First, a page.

Despite ruling, patrolmen apparently here to stay
By By Sheila Blackmon/The Meridian Star
Jan. 12, 2001
Regardless of a decision Thursday by the state Board of Minimum Standards and Training, it looks like Lauderdale County patrolmen are here to stay.
An attempt to let voters decide was thwarted Thursday as District 3 Supervisor Craig Hitt's effort to get the issue on the next ballot was rejected by other members of the board.
Hitt suggested the issue be placed on ballots in Lauderdale County along with the state flag vote, now scheduled April 17. He said employing county patrolmen is a controversial matter resulting in numerous calls from people in his district and some from people in other districts who want the system changed.
While supervisors discussed the issue here in Meridian, the Board of Minimum Standards and Training met in Hattiesburg reviewing Lauderdale County patrolmen's certifications.
Hitt said county residents see what patrolmen do on a daily basis so they should be able to decide whether county patrolmen are needed.
Smith told him if he didn't want one in his district, Smith would support that, but he didn't want to do away with all the patrolmen because "they're out there riding the roads, checking for liabilities, reporting them to the road crews and making sure things are getting done, and I think that's important."
Hitt said he thinks it's important, too, but "we don't need five of them. Other counties have three."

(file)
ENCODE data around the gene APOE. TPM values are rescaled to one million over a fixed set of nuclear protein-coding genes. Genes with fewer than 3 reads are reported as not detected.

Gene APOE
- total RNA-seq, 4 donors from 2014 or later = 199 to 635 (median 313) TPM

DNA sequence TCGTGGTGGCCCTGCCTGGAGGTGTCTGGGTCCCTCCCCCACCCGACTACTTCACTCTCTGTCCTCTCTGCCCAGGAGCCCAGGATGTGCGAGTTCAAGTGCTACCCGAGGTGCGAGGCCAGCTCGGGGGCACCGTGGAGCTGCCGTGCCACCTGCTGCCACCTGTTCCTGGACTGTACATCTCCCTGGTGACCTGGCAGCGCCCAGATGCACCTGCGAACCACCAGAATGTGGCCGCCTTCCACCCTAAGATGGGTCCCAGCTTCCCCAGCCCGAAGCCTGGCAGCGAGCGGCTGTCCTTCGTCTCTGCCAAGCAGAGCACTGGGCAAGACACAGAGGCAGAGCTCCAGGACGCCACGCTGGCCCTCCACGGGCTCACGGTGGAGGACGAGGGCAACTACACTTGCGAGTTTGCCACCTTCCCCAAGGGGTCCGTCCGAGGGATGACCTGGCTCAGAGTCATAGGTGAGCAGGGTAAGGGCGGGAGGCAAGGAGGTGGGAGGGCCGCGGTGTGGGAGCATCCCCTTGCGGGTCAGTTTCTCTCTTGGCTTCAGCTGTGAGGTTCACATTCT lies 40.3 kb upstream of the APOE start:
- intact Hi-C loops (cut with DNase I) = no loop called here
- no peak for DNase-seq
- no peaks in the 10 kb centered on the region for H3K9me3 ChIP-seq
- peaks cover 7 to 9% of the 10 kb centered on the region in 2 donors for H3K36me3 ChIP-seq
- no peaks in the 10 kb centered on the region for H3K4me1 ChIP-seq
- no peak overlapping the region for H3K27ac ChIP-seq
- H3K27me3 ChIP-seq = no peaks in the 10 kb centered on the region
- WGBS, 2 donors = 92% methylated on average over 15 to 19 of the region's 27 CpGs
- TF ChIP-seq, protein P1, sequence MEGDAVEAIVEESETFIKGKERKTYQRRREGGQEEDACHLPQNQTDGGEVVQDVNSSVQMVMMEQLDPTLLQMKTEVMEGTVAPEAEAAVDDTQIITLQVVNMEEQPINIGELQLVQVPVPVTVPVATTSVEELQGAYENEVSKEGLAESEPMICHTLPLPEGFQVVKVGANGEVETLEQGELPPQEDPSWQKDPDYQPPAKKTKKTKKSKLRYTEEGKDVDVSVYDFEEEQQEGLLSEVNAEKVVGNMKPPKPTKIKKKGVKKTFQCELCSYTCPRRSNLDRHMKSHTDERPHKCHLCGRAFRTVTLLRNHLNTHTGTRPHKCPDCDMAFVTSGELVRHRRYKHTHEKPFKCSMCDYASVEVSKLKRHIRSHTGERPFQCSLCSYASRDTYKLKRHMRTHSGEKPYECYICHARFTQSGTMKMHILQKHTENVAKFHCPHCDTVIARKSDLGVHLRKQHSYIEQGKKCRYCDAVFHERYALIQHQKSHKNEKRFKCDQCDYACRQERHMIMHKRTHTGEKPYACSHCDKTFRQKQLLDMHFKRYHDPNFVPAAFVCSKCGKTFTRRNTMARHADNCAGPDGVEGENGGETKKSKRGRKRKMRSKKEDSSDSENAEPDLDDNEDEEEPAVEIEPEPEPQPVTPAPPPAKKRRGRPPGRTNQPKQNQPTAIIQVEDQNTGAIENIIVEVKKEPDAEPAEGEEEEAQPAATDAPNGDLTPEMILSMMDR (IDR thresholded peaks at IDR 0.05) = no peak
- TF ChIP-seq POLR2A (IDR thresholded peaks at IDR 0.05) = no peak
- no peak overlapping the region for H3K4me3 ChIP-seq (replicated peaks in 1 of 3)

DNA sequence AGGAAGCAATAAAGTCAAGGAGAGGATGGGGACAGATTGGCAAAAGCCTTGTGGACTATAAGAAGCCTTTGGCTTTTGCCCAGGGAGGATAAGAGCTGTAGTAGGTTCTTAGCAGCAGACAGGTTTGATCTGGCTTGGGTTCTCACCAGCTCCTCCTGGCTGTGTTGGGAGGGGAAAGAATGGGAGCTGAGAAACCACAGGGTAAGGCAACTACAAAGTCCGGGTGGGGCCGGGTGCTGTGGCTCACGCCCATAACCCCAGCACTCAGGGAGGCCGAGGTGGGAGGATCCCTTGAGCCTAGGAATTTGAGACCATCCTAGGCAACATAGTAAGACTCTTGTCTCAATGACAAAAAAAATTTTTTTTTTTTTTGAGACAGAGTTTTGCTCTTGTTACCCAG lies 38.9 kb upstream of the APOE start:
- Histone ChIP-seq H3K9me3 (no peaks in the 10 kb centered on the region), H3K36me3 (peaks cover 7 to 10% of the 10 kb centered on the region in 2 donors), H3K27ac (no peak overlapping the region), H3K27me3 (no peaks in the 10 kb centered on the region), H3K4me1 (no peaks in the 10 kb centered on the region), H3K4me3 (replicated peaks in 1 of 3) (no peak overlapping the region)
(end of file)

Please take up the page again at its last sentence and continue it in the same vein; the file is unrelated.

Smith said the state board's decision against the patrolmen's retaining certification as law officers would have no impact on his opinion.
He said losing their law enforcement certification will not limit the patrolmen's duties. He said they can still patrol, monitor and even write tickets. He compared their role to a Mississippi Department of Transportation position in that they "ride the roads" looking for missing road signs or large potholes.
When asked whether their duties overlap road manager Neal Carson's, Smith said, "They don't. Neal doesn't have time to ride the roads." He said Carson is responsible for overseeing maintenance crews at work, not patrolling all the county's roads for problems.
The other three supervisors did not directly respond to Hitt's request, but Hitt later said he does not think they support putting the matter to a vote.
He said he does not plan to terminate the county patrolman in District 3, but he is "open to new possibilities" for the role such as using county patrolmen for animal control.
Sheila Blackmon is a staff writer for The Meridian Star. E-mail her at email@example.com.